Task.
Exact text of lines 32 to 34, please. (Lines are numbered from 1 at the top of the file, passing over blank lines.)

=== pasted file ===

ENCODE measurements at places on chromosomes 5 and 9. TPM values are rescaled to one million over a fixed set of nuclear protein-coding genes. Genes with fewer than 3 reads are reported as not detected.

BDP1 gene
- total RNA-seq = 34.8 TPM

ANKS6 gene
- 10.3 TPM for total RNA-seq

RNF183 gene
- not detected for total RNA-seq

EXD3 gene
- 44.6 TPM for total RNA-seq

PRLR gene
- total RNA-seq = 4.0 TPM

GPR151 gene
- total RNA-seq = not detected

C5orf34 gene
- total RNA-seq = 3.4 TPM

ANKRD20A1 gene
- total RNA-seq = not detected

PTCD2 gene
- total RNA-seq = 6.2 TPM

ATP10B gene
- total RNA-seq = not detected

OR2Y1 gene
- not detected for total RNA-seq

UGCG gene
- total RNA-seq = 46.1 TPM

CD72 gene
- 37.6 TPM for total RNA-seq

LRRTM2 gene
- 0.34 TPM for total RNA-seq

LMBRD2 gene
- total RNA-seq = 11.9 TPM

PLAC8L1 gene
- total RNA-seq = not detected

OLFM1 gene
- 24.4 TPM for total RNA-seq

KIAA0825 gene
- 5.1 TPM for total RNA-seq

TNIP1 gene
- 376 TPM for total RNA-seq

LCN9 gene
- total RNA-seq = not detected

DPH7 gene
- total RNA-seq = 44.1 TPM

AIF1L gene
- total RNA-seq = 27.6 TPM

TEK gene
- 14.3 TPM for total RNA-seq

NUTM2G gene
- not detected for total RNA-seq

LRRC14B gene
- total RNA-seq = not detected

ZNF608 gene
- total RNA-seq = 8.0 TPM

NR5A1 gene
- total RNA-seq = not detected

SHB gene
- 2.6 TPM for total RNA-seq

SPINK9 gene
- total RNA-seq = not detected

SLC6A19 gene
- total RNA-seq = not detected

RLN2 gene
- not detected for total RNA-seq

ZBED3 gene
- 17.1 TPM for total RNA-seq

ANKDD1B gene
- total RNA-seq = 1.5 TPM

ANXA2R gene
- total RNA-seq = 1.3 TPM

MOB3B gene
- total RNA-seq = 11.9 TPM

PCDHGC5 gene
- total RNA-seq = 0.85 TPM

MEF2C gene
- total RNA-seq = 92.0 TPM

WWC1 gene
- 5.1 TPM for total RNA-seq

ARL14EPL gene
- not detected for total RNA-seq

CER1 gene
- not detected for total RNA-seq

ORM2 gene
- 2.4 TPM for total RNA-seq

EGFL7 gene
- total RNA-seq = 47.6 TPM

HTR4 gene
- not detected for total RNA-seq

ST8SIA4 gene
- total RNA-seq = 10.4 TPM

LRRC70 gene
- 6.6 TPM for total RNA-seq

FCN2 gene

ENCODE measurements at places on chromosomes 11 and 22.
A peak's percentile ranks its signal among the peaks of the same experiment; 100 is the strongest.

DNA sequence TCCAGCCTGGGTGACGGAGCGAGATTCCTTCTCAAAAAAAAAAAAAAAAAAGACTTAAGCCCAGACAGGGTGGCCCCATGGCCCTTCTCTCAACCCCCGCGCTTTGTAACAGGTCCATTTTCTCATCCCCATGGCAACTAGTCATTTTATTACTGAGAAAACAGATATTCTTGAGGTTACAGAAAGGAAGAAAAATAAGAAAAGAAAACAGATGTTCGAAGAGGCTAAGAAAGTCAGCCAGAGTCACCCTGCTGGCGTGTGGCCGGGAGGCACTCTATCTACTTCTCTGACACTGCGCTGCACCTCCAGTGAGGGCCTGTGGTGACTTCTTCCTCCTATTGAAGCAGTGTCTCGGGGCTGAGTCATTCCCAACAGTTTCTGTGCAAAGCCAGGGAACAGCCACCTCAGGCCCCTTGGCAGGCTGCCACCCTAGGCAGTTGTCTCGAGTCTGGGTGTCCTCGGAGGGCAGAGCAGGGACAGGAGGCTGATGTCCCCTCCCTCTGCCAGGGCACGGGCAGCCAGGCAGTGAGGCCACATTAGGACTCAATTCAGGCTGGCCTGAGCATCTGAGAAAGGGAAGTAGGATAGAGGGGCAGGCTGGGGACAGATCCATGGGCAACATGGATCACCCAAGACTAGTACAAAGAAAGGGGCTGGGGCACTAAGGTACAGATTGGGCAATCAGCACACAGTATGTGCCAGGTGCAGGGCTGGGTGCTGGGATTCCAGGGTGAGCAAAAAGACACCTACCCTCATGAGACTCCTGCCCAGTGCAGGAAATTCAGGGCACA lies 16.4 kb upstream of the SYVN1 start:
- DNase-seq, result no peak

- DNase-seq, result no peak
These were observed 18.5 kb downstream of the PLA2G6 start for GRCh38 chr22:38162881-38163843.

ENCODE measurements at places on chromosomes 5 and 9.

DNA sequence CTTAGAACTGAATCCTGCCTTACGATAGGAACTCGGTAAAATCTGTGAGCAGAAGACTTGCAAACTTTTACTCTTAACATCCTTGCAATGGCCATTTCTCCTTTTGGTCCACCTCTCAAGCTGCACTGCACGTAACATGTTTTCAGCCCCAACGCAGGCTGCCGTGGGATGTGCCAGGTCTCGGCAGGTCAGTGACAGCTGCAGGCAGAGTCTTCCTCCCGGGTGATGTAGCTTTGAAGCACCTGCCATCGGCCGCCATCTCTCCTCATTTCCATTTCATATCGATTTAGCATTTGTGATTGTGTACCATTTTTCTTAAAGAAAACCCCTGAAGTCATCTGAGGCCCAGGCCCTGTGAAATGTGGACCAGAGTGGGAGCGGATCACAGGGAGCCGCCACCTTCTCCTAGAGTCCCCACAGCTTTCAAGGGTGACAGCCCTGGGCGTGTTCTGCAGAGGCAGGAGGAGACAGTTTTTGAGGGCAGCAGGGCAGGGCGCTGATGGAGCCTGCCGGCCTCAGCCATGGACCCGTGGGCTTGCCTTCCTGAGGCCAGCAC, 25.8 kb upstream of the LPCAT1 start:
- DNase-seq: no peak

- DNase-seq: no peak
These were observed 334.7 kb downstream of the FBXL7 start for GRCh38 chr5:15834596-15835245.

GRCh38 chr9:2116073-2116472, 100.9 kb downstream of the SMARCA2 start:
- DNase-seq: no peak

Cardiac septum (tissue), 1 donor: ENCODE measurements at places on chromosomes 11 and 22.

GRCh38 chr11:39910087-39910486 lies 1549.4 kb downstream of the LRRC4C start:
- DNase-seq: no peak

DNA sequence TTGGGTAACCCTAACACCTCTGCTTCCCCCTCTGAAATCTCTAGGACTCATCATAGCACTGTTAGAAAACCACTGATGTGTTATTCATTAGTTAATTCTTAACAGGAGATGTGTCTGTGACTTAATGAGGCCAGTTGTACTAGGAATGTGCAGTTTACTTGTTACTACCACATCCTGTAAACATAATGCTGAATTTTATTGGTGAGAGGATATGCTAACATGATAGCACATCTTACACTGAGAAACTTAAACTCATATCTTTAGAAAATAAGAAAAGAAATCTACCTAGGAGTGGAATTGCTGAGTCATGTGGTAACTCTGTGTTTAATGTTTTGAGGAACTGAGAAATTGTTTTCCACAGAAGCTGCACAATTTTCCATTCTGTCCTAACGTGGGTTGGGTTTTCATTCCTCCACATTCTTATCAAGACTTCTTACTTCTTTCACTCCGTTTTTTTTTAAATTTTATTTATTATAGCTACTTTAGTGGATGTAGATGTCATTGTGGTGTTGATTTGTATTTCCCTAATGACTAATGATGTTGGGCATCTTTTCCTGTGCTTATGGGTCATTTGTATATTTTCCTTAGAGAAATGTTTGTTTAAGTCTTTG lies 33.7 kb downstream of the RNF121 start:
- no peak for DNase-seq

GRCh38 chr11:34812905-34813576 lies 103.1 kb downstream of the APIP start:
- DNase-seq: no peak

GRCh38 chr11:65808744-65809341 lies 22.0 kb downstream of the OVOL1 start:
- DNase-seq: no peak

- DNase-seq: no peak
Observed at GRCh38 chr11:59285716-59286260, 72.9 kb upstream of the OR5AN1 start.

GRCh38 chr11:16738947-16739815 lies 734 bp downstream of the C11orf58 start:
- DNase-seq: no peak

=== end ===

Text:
PLAC8L1 gene
- total RNA-seq = not detected

OLFM1 gene